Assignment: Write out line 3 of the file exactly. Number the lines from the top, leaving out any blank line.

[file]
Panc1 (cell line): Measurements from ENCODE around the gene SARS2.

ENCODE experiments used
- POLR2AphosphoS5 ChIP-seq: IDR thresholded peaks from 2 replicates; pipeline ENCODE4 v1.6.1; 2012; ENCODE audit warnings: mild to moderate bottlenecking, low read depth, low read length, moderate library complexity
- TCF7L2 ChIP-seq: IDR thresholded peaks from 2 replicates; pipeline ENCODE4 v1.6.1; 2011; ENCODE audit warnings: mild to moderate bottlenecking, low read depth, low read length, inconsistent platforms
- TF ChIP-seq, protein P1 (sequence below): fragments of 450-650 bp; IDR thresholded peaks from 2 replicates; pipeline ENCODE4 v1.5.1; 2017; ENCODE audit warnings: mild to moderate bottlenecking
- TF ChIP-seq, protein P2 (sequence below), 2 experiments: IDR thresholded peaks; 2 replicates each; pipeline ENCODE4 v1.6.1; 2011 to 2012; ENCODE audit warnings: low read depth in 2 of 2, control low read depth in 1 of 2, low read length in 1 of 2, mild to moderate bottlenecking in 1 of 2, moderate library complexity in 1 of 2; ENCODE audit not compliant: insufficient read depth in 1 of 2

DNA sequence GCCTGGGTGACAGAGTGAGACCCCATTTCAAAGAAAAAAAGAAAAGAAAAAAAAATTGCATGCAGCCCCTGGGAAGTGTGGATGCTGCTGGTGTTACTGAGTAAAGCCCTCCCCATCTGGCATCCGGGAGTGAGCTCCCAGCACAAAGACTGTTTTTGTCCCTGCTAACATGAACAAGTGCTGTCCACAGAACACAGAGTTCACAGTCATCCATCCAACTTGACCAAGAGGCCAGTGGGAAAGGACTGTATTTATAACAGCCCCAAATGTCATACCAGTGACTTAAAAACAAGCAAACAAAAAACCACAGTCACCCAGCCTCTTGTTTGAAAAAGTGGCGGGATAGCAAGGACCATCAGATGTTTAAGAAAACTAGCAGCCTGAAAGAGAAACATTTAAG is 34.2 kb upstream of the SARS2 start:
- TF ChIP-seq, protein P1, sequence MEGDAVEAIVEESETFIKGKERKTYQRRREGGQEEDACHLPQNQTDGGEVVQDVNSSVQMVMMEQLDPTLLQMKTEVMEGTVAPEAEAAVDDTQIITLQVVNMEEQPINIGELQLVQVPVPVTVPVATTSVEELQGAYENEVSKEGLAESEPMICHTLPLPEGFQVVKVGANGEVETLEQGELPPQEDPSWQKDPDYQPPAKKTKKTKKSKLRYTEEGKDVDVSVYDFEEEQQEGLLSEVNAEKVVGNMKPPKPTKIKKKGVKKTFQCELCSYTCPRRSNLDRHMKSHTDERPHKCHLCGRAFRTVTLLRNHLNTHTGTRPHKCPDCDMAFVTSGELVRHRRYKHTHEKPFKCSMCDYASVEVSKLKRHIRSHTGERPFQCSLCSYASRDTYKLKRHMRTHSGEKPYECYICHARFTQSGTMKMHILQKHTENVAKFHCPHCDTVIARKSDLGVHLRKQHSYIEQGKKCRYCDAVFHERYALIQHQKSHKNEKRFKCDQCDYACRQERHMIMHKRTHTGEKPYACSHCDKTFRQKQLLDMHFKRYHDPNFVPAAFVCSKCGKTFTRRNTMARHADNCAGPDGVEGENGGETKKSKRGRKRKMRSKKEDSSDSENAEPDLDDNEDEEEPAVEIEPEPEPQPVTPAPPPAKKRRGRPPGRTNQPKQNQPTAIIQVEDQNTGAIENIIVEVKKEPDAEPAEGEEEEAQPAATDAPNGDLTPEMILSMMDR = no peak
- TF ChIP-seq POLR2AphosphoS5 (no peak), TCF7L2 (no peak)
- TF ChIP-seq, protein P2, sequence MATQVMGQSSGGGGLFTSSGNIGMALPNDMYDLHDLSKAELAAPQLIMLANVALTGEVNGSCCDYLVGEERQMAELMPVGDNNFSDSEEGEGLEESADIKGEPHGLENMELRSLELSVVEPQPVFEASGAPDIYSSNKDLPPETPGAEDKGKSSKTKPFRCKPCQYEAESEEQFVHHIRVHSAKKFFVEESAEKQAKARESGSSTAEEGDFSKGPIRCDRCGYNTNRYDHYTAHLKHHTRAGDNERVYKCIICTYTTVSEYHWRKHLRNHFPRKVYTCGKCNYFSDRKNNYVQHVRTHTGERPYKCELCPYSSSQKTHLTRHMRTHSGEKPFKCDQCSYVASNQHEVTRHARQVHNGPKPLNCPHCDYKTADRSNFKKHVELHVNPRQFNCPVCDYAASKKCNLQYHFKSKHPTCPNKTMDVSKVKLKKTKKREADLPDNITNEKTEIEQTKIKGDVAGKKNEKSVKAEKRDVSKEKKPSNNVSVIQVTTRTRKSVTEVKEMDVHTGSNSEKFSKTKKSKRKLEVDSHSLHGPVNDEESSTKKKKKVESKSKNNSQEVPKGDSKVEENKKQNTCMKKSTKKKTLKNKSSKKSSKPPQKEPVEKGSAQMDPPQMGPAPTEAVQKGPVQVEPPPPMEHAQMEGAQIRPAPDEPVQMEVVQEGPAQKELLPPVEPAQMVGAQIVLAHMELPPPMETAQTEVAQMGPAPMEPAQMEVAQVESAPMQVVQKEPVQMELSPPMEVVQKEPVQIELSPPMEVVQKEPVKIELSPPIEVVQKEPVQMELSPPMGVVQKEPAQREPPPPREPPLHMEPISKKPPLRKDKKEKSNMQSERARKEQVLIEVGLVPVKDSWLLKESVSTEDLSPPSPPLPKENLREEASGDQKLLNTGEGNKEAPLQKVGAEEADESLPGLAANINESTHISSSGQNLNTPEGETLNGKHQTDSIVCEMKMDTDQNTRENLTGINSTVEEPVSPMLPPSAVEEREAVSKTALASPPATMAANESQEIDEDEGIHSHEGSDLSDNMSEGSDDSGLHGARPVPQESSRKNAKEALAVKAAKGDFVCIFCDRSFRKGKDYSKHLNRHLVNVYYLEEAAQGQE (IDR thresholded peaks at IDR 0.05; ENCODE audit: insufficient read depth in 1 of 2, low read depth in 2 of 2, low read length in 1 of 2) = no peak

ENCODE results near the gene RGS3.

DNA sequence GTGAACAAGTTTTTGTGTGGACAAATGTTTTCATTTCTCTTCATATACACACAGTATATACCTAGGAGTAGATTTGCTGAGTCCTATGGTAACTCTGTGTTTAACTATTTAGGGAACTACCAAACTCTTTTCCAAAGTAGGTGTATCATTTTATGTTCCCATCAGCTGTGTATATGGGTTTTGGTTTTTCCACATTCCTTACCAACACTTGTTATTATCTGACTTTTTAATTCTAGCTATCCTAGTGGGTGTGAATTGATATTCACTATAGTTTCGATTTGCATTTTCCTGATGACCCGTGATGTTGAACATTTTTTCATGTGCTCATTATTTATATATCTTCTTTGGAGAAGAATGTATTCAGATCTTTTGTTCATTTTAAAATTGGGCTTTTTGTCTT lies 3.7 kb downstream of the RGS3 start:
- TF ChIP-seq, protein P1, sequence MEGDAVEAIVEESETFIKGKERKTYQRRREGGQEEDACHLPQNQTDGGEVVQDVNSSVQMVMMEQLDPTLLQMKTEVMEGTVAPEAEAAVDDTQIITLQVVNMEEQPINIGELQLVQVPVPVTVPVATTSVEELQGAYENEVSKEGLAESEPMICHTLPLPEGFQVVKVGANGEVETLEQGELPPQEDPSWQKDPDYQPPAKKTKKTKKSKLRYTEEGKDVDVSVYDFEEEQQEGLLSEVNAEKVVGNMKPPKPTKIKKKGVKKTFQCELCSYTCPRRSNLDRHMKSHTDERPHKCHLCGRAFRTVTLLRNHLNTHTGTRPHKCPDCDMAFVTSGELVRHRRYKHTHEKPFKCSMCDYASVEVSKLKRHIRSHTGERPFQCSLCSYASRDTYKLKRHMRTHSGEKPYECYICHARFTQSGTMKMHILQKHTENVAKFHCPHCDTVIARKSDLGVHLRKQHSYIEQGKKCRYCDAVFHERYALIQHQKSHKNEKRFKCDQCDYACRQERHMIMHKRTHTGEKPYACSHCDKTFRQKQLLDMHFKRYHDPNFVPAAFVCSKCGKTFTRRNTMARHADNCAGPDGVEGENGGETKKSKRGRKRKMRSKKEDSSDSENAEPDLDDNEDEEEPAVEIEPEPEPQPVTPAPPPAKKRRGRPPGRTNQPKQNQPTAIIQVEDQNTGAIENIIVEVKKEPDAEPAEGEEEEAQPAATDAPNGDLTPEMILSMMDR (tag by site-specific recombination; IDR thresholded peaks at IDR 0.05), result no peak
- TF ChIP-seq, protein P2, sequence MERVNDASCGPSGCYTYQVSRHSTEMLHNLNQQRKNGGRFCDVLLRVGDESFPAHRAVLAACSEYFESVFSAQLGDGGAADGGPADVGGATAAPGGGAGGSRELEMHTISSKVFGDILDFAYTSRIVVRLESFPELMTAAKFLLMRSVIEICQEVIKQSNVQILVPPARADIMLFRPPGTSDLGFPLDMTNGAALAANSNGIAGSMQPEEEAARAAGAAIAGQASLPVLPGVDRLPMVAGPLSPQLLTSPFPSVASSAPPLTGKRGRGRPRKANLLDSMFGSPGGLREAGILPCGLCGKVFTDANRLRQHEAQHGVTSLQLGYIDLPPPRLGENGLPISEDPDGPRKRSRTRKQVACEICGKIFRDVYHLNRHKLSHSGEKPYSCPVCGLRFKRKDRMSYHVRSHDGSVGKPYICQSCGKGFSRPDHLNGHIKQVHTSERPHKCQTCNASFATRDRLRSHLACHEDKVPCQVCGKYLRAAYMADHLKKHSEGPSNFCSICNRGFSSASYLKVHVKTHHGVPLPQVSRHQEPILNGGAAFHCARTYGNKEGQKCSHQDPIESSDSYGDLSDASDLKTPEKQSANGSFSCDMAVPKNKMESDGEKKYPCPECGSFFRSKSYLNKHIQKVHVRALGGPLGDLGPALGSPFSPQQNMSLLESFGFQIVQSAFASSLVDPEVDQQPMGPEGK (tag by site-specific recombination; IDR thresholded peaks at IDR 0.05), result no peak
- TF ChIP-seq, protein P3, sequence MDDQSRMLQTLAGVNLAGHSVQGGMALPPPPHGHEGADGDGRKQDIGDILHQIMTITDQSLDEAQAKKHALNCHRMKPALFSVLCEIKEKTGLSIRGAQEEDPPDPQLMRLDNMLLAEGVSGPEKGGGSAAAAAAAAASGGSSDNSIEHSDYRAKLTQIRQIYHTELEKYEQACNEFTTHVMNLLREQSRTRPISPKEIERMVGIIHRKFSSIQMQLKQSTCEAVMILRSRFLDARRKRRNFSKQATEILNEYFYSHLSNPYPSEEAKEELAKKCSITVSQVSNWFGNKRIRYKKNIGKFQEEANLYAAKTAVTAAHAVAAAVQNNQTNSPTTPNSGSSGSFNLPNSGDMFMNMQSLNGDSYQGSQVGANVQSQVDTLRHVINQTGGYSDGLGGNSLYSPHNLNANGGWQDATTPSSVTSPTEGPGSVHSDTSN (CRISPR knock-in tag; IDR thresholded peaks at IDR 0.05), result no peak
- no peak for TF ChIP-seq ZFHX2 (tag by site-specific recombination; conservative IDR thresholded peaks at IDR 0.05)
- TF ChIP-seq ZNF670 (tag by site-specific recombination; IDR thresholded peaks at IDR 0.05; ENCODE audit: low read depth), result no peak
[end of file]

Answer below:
- POLR2AphosphoS5 ChIP-seq: IDR thresholded peaks from 2 replicates; pipeline ENCODE4 v1.6.1; 2012; ENCODE audit warnings: mild to moderate bottlenecking, low read depth, low read length, moderate library complexity